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Re: Query about command line commands

From: Bret Busby
Subject: Re: Query about command line commands
Date: Mon, 9 Mar 2015 18:04:01 +0800

On 09/03/2015, Andrei Borzenkov <address@hidden> wrote:
> On Mon, Mar 9, 2015 at 12:01 PM, Bret Busby <address@hidden> wrote:
>> On 09/03/2015, Andrei Borzenkov <address@hidden> wrote:
>>> В Mon, 9 Mar 2015 16:17:16 +0800
>>> Bret Busby <address@hidden> пишет:
>>>> Hello.
>>>> On a problem system, I have "GNU GRUB version 2.02~beta2"
>>>> as shown in the command line window.
>>>> The system is a UEFI/GPT system.
>>>> Three or four operating systems are apparently more or less installed
>>>> on the system, and the installation attempt of the last operating
>>>> system, broke everything.
>>>> I have found that I am able, at the GRUB command line, to run ls,
>>>> which returns a list of the partiitions (hd0,gpt<x for x= 1 to 13>).
>>>> I can also run ls (hd0,gpt<x>), which returns a description of the
>>>> partition filesystem.
>>>> I can also run ls (hd0,gpt<x>)/ , which lists the top level contents
>>>> of the partition.
>>>> Now, my query is this; with the command set that is available at that
>>>> level, can I mount a USB thumb drive (eg, mount <device descriptor>
>>>> <mount device name> (I do not know whether that would the the order of
>>>> the syntactical components, or, what would be the correct syntax),
>>> grub does not "mount" anything. It enumerates devices using firmware
>>> interfaces (BIOS or EFI) and provides you with names. So to access USB
>>> stick you would need to plug it before booting and it will be available
>>> in grub as hdX (note that exact number depends on order in which EFI
>>> probes for them).
>>>> and, direct a copy of each command and return output, to a file on the
>>>> USB drive, eg, where I have
>>> No. GRUB does not support writing to a filesystem. Nor do I quite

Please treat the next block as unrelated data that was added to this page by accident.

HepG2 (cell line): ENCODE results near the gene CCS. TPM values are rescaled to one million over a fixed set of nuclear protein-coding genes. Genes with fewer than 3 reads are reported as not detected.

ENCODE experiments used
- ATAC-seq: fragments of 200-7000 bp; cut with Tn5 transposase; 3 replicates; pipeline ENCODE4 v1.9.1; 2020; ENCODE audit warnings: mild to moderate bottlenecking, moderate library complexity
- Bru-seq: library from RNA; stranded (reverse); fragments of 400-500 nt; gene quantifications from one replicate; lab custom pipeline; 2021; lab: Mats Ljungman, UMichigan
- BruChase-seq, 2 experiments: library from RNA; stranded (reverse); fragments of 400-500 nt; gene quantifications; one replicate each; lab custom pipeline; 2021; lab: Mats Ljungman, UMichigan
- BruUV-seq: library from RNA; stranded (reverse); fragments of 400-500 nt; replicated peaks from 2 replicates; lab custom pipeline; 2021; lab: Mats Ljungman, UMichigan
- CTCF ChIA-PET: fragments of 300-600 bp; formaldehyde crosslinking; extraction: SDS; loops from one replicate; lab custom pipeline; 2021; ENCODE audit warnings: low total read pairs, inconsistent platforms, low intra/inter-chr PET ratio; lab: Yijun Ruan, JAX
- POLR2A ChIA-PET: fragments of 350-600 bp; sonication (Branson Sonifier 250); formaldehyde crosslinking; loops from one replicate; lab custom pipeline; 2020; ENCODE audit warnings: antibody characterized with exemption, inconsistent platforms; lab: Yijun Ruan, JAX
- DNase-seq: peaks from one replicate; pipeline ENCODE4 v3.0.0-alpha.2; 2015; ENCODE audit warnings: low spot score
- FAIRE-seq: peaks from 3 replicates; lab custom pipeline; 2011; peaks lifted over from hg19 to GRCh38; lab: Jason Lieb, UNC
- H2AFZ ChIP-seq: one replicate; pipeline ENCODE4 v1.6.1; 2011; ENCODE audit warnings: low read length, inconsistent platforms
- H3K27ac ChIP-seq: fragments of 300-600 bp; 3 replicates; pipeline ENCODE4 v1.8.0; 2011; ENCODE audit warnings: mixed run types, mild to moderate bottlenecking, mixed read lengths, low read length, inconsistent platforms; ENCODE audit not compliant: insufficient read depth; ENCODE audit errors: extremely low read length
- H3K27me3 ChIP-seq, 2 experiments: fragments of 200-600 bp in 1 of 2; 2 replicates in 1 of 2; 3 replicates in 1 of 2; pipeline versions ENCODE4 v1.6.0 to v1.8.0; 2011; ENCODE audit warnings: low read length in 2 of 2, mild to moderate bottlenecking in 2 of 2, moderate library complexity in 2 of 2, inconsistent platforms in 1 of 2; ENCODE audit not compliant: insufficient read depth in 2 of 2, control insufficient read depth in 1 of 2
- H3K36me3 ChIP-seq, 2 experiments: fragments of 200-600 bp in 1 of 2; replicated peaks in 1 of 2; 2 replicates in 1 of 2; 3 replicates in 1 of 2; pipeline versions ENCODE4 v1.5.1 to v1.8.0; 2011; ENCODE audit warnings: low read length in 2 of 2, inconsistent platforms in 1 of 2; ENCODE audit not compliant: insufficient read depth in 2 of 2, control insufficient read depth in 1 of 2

>>> understand what you are trying to do here and how would it help you.
>> I figured that if I would be able to do what I want, with ouputting
>> the information to a USB drive file, I would be able to show what is
>> in each partition, so as to be able to select the appropriate one(s)
>> for restoration of the system, to an operable computer system with
>> which I could select which operating system I want to boot.
> To list filesystem it is more easy and convenient to use live Linux dstro.
>> Whilst the last operating system that was attempted to be installed,
>> PC-BSD, is an operating system that I now consider too dangerous to
>> try again, due to the damage that it has done, and, therefore, I do
>> not want to be able to boot that operating system, the computer has
>> had (and apparently, still has) an installation of MS Windows 8, then
>> it had Debian 7 installed, thence the MS Win8 installation could not
>> be found,
> Which just confirms that you installed Windows and Linux in different
> modes. Because ESP lists \EFI\Windows it is strong hint that Windows
> was installed in EFI and Linux is installed in BIOS mode.
>>                and then it had Ubuntu 14.04 LTS installed, and, the
>> Ubuntu
>> installation, with its acompanying GRUB, found Ubuntu and Debian, and,
>> I was thence able to boot into either Ubuntu of Debian (but, not MS
>> Windows),
> Again.
>>                  and, when PC-BSD was kind of installed, it buried
>> everything
>> else on the system, and, is inoperable, leaving me with a mostly
>> inoperable computer. About the only thinbg that now works on the
>> computer, is the GRUB 2.02 beta2 command line interface, with which I
>> am mostly unfamiliar, beyond getting the ls command to work, as much
>> as I have been able to get it to work.
> How do you get this grub command line interface? Does your system boot into
> it?
> If you are in grub CLI you could boot Ubuntu (from your grub.cfg
> attached earlier) by using the same commands as in grub.cfg:
> set root=hd0,gpt12
> linux    /boot/vmlinuz-3.13.0-40-generic
> root=UUID=b96339a3-179e-4891-972e-658d35c454a6 ro
> initrd    /boot/initrd.img-3.13.0-40-generic
> boot
> You could try to omit root= but I do not know what Ubuntu does in this
> case. You can verify UUID by using "ls -l" on grub command line.
> Oh, regarding platform - what
> echo $grub_platform
> in grub command line says?

Have to finish for today.

Hopefully, will be able to try again tomorrow.

Bret Busby
West Australia

"So once you do know what the question actually is,
 you'll know what the answer means."
- Deep Thought,
 Chapter 28 of Book 1 of
 "The Hitchhiker's Guide to the Galaxy:
 A Trilogy In Four Parts",
 written by Douglas Adams,
 published by Pan Books, 1992


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